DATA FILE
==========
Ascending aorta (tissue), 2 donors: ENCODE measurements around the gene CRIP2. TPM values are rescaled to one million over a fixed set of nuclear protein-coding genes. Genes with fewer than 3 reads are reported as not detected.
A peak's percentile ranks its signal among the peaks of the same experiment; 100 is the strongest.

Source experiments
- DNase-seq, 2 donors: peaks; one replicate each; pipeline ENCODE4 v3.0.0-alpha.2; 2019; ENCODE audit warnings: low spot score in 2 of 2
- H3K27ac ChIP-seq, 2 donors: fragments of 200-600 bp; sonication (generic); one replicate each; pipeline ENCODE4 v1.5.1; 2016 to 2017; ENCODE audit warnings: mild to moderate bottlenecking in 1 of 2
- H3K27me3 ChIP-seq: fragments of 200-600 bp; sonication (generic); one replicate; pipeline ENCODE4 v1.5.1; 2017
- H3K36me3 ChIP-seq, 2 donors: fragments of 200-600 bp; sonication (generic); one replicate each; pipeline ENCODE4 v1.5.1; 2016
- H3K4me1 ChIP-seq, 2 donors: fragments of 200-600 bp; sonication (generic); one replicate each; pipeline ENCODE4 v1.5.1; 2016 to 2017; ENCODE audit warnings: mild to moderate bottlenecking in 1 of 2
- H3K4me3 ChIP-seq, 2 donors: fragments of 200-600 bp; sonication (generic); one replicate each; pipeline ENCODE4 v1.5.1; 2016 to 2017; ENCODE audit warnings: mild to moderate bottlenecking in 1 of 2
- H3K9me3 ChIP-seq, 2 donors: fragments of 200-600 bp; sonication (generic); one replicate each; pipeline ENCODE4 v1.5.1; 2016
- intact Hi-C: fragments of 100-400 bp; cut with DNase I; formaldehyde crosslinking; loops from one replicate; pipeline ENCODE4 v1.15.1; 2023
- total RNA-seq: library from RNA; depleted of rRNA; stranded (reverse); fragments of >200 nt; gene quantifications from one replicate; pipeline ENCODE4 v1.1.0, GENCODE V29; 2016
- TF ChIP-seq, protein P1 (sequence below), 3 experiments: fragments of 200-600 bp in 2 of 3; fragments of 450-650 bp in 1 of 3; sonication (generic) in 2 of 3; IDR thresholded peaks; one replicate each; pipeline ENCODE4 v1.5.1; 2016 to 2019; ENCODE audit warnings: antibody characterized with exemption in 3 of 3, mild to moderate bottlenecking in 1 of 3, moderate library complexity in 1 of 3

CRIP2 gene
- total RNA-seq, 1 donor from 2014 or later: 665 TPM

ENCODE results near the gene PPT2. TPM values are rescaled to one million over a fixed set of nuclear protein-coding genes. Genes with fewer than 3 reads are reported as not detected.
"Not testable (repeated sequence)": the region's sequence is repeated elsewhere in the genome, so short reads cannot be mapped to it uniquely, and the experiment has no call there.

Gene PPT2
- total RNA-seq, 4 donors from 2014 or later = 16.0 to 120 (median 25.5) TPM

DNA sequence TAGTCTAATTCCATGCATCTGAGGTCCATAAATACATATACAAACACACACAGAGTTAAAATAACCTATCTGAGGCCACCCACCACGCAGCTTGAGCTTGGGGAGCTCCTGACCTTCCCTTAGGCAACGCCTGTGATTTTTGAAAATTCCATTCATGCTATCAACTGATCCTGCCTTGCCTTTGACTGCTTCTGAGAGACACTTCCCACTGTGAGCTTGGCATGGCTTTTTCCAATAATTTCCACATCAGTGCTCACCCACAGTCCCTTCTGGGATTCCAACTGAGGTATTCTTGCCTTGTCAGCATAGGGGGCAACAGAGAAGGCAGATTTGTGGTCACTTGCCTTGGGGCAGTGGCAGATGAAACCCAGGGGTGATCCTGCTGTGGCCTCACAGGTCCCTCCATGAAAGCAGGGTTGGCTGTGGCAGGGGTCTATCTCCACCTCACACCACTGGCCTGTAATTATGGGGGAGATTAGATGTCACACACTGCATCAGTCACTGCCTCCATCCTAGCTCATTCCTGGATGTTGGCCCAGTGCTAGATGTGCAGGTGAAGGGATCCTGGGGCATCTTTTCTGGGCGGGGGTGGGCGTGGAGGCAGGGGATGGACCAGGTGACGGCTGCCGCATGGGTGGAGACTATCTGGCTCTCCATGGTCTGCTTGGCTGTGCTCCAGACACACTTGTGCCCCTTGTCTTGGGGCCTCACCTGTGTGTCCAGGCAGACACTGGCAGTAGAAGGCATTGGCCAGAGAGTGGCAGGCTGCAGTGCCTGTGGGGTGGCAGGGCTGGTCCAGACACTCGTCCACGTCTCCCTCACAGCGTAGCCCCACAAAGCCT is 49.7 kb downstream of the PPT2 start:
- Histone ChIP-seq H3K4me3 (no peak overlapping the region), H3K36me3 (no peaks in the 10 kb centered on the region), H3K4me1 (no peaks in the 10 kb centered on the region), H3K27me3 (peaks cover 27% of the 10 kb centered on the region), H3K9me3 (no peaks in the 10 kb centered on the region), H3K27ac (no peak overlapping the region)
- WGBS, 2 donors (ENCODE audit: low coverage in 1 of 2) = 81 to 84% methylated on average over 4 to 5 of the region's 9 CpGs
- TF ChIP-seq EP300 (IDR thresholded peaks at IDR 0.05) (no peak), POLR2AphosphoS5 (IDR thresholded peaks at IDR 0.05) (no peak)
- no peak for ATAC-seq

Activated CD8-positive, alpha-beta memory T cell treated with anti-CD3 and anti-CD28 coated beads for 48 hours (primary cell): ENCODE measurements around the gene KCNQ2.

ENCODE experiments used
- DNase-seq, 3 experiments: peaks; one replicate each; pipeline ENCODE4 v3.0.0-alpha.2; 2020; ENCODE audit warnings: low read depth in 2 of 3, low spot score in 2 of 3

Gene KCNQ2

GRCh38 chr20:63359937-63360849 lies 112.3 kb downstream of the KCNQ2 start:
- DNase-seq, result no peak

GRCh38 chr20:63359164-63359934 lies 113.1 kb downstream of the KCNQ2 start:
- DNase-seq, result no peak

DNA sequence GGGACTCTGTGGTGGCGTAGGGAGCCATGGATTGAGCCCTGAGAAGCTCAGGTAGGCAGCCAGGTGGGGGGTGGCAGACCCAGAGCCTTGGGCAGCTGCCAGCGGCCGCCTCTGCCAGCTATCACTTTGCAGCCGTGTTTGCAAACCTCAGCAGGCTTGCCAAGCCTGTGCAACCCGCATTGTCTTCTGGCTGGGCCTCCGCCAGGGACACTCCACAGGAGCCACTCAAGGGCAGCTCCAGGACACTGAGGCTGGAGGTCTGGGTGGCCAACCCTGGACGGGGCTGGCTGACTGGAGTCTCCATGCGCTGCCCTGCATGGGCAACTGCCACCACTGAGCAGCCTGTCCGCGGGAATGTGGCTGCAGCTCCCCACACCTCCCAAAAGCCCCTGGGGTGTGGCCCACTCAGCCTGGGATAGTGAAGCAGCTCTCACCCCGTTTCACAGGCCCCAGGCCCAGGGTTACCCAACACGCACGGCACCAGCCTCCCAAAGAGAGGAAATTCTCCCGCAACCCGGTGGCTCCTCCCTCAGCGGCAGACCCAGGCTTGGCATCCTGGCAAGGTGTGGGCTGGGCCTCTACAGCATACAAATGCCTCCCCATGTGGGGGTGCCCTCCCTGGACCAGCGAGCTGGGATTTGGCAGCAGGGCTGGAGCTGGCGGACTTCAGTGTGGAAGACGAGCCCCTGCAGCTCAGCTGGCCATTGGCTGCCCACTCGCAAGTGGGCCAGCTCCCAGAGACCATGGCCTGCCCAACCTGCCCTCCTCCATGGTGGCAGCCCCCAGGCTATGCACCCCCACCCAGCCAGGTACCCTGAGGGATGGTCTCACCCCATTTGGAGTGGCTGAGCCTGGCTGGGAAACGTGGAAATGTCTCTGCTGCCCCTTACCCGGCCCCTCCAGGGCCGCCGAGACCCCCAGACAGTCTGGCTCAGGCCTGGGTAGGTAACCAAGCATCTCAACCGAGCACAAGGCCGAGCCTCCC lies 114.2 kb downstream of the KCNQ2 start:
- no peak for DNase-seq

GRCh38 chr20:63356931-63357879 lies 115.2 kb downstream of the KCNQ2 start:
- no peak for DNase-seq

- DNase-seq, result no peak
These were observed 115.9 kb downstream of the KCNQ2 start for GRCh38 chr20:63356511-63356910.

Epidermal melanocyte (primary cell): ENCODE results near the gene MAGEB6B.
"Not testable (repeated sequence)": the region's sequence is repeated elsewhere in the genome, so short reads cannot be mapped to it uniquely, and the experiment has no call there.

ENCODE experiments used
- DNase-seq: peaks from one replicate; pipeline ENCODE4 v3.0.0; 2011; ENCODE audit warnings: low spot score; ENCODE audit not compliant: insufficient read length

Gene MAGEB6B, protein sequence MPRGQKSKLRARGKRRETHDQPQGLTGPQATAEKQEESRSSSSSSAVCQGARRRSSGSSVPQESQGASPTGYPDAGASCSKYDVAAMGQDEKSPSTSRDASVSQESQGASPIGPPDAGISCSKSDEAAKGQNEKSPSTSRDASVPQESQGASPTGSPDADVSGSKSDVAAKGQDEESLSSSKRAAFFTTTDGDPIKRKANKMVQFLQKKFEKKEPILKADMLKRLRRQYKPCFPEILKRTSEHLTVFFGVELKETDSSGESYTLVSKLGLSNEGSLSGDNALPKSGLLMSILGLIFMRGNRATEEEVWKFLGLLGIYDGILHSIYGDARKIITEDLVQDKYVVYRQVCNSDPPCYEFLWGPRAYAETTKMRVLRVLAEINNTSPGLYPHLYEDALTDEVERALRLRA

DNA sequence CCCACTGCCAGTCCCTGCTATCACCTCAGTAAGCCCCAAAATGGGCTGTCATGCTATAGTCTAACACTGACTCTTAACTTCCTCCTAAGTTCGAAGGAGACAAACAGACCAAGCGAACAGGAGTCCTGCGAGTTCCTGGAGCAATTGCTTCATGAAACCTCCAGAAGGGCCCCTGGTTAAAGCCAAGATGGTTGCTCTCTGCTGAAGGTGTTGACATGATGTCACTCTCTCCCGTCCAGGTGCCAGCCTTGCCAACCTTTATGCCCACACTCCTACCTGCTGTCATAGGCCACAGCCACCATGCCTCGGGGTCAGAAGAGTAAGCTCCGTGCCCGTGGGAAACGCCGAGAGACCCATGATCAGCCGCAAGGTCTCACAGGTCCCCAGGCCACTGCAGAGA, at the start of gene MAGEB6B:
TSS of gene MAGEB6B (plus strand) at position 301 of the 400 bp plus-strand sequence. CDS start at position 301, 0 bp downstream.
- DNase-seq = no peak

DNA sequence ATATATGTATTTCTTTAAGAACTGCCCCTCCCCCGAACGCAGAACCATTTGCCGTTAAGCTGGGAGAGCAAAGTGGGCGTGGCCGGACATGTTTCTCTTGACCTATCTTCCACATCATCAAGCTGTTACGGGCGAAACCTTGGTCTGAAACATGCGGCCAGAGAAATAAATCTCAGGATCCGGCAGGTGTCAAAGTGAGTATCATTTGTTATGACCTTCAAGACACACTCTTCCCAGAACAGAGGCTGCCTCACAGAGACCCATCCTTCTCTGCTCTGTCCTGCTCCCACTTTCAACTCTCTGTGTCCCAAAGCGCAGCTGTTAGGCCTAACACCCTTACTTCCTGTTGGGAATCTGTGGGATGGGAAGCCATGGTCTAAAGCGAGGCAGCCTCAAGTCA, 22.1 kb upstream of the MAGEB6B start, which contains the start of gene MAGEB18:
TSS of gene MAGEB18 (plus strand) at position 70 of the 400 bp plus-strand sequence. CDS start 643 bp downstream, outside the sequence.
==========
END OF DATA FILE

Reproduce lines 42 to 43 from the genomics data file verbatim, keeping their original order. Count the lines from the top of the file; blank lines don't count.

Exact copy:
- DNase-seq: peaks from one replicate; pipeline ENCODE4 v3.0.0; 2011; ENCODE audit warnings: low spot score; ENCODE audit not compliant: insufficient read length

Gene MAGEB6B, protein sequence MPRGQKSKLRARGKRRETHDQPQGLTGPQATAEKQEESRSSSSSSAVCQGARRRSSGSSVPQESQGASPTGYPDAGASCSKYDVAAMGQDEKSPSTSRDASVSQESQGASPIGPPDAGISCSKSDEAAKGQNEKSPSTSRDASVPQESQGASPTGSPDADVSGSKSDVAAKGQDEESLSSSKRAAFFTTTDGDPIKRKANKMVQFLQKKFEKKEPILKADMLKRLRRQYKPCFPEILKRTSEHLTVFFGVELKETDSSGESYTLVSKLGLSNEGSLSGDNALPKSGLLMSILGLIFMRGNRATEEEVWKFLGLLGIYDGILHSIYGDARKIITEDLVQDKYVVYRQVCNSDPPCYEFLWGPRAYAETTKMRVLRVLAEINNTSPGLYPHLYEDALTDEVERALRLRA